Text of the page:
When I went to the Piyalepasa neighbourhood for the first time, I went up a long hill. For some reason, the hills always remind me of warm and intimate neighbourhoods. At the end of this one, I encountered a tiny shop, (thankfully) still standing. While I was staring at that shop, the hill that I just climbed, the empty streets and run-down buildings, I coincidentally saw two kids. They were sitting in front of an old building and I could hardly hear them. Even though their voice was at a low decibel, I felt like I got on a time machine and travelled to the Piyalepasa’s old times.
I visualised in my mind seeing children running on the streets, the residents doing groceries for dinner from that small shop and people who were going up that hill after a long work-day… It was like a simulation, yet the atmosphere of the neighbourhood was so deeply engraved to its streets that my visualisation felt quite real. Later on, I had some talks with the people in the neighbourhood, each told me diverse descriptions of the simulation that I just had in my vision. In the words of each resident, there were the stories of an old neighbourhood, alive on day and night. I took a stroll with this feeling; as if I was in a neighbourhood that’s still warm, intimate and full of spirit.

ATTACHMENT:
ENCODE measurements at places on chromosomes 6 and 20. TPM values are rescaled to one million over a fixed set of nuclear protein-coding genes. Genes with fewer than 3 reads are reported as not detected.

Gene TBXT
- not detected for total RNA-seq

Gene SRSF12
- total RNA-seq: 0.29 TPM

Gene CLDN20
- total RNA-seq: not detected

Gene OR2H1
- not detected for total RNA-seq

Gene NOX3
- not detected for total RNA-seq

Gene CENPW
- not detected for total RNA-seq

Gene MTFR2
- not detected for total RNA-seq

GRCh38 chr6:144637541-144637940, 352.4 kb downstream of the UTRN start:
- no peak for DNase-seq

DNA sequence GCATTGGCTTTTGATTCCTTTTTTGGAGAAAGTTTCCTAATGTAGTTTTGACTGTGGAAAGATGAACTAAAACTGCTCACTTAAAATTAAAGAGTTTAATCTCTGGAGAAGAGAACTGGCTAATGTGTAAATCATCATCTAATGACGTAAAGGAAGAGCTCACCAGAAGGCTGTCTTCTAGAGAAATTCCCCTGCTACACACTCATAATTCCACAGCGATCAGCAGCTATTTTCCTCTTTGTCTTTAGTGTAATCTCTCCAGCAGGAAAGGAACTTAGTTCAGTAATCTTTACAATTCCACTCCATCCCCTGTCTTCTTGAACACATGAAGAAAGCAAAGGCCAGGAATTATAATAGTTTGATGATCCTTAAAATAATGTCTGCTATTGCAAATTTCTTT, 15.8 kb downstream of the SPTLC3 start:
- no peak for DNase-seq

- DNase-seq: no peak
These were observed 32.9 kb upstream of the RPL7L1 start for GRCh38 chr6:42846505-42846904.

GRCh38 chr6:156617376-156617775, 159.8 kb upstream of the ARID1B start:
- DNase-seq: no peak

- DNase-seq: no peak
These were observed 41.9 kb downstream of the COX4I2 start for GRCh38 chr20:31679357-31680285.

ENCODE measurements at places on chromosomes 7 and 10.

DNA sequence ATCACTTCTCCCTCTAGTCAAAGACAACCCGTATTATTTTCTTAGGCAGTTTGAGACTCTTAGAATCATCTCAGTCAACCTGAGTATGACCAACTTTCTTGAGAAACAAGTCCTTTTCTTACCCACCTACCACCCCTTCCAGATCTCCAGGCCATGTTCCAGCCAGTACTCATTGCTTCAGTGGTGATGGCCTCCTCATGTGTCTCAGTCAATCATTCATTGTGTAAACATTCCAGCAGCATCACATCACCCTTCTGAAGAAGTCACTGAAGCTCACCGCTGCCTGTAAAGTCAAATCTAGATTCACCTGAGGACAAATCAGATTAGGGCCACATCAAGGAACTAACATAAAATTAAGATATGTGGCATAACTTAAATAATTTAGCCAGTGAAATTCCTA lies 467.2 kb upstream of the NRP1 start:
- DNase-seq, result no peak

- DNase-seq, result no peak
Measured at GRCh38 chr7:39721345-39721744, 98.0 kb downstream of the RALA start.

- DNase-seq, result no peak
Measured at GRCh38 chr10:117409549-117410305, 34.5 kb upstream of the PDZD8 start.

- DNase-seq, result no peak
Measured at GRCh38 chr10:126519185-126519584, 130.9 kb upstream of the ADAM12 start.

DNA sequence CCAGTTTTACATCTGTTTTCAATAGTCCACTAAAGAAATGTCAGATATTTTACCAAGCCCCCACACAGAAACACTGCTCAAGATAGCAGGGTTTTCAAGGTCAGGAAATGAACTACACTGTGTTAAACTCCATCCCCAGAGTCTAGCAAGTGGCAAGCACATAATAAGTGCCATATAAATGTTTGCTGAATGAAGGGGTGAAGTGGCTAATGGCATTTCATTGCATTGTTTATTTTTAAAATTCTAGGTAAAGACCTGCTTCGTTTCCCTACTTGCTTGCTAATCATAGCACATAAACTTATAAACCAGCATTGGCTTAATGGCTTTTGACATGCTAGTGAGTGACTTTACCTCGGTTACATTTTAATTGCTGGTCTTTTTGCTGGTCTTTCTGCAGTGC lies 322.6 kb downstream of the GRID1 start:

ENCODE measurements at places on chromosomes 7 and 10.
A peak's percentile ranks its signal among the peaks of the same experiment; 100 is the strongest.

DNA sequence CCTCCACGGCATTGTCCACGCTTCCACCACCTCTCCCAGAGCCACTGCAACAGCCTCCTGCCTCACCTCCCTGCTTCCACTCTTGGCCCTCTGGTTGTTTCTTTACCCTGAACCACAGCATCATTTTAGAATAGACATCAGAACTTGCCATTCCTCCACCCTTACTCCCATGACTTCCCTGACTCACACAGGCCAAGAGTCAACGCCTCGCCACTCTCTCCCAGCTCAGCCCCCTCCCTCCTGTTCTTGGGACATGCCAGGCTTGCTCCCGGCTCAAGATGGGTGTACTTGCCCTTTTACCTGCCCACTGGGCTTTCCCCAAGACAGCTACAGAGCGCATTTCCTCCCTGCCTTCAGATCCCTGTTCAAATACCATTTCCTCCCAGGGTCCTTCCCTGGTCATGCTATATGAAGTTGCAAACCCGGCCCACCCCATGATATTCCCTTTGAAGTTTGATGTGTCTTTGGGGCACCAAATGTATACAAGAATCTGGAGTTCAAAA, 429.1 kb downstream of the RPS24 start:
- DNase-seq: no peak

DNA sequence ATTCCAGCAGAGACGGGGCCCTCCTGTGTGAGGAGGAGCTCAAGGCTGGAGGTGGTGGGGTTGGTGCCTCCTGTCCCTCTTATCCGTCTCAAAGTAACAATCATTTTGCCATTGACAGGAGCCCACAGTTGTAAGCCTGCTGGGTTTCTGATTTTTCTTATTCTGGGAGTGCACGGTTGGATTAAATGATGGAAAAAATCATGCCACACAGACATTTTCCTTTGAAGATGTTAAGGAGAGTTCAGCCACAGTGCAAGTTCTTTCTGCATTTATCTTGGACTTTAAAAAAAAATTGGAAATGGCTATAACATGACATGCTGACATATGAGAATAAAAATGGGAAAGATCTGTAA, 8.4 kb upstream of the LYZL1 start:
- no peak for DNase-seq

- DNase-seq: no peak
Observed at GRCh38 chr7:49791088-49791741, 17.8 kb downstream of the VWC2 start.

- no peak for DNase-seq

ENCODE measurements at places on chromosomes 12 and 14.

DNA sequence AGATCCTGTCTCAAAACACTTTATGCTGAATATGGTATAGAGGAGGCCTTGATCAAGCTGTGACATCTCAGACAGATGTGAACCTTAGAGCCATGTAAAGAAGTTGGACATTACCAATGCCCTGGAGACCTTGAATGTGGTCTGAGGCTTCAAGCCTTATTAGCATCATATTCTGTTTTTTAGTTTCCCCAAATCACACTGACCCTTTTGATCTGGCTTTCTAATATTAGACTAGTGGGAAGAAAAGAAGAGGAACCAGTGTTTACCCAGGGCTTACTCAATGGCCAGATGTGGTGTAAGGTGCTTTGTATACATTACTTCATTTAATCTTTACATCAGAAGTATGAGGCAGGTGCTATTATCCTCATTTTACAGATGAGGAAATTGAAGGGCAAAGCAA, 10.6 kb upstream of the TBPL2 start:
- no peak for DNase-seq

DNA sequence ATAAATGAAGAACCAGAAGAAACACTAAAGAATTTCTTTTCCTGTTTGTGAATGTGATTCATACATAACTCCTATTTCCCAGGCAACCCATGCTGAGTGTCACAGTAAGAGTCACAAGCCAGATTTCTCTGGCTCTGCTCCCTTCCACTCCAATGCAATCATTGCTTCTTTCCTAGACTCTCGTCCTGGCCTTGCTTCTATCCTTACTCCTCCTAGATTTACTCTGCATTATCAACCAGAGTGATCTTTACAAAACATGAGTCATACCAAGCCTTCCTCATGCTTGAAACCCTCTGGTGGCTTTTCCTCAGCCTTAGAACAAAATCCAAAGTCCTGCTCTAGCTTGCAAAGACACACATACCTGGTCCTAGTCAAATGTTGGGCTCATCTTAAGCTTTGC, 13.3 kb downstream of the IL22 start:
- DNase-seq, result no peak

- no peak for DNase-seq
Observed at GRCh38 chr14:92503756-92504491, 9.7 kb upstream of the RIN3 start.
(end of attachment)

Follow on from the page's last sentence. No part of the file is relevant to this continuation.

I left Piyalepasa with a heavy feeling on my chest, because of seeing the run-down buildings and the manipulation on the empty and silent streets. I felt that I left a demolished neighbourhood whose spirit has been taken away. However at that moment, I knew that Piyalepasa for me will always remain as a vibrant neighbourhood which I got lost in the voices of those two kids.
The original blogpost was created on the 6th April 2020, as part of reflections on our research for the graphic novel.